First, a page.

BEER-SHEVA, Israel -- An international team of researchers including Dr. Bertrand Boeken of the Jacob Blaustein Institutes for Desert Research at Ben-Gurion University of the Negev suggest in a new study that plant biodiversity preservation is crucial to buffer negative effects of climate change and desertification in drylands.
The study titled, "Plant species richness and ecosystem multi-functionality in global drylands", published in the prestigious journal Science is the outcome of a five-year research effort involving more than 50 researchers from 30 institutions in 15 different countries, including Dr. Boeken of the BGU Jacob Blaustein Institutes for Desert Research. Dr. Boeken and Dr. Eli Zaady of the Gilat Research Center, the Volcani Institute - Agriculture Research Organization contributed research data from two long-term ecological research sites in the northern Negev.
The results of this study indicate that the ability of ecosystems in drylands worldwide to maintain multiple functions, such as carbon storage and buildup of nutrient pools (multi-functionality) is enhanced by the number of perennial plant species, mainly shrubs and dwarf-shrubs, whereas increased average annual temperature reduces this ability.
While small-scale controlled experiments have provided evidence of the positive relationship between biodiversity and multi-functionality over the years, this study is the first in explicitly evaluating such relationship among real ecosystems at a global scale.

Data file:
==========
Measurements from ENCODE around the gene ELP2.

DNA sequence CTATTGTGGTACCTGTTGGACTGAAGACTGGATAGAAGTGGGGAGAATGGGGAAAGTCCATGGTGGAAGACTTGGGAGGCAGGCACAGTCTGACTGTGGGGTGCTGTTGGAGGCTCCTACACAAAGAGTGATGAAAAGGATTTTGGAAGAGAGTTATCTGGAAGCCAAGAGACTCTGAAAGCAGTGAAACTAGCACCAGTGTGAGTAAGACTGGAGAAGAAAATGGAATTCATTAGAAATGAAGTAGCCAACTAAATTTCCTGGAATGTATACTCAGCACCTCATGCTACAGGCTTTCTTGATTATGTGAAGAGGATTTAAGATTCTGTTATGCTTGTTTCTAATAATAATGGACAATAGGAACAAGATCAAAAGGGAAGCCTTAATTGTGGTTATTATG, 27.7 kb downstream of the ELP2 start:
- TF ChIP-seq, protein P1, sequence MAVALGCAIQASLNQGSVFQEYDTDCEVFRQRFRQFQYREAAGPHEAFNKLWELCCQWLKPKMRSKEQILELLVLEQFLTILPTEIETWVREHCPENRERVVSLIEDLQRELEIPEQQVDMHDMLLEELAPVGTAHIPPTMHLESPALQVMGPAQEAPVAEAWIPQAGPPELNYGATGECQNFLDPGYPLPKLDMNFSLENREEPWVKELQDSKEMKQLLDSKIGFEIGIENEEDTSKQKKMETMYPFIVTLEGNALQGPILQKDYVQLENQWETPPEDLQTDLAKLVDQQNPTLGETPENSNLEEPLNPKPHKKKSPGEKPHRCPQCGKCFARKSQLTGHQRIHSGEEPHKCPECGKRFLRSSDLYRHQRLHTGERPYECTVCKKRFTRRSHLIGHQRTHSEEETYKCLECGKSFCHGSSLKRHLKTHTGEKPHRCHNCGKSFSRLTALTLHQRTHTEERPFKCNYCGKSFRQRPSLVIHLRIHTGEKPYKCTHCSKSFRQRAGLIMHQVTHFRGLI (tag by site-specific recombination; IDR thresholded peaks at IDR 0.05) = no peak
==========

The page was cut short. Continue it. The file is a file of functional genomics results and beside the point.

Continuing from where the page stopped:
The fieldwork of this study was carried out in 224 dryland ecosystems from all continents except Antarctica, where direct measurements of plant diversity and other biotic and abiotic features of the ecosystem were taken. To assess ecosystem multi-functionality, researchers assessed more than 2,600 soil samples for 14 ecosystem functions related to carbon, nitrogen and phosphorus cycling and storage.
The functions measured deliver some of the fundamental supporting and regulating ecosystem services (e.g. soil fertility and climate regulation), and are also used to identify the onset of desertification processes.
Drylands constitute some of the largest terrestrial biomes, collectively covering 41 percent of earth's land surface and supporting over 38 percent of the global human population. They are of paramount importance for biodiversity, host many endemic plant and animal species, and include about 20 percent of the major centers of global plant diversity and over 30 percent of the designated endemic bird areas. However, dryland ecosystems are also highly vulnerable to global environmental change and desertification. "This study provides empirical evidence on the importance of biodiversity to maintain and improve ecosystem multi-functionality in drylands.
Dr. Boeken says, "Our results also suggest that the increase in average annual temperature predicted by climate change models will reduce the ability of dryland ecosystems to perform multiple functions, which are crucial to support life on earth. Plant biodiversity enhances this ability, therefore, maintaining and restoring it can contribute to mitigating the negative consequences of global warming and to promoting the resistance of natural ecosystems to desertification."
|Contact: Andrew Lavin|
American Associates, Ben-Gurion University of the Negev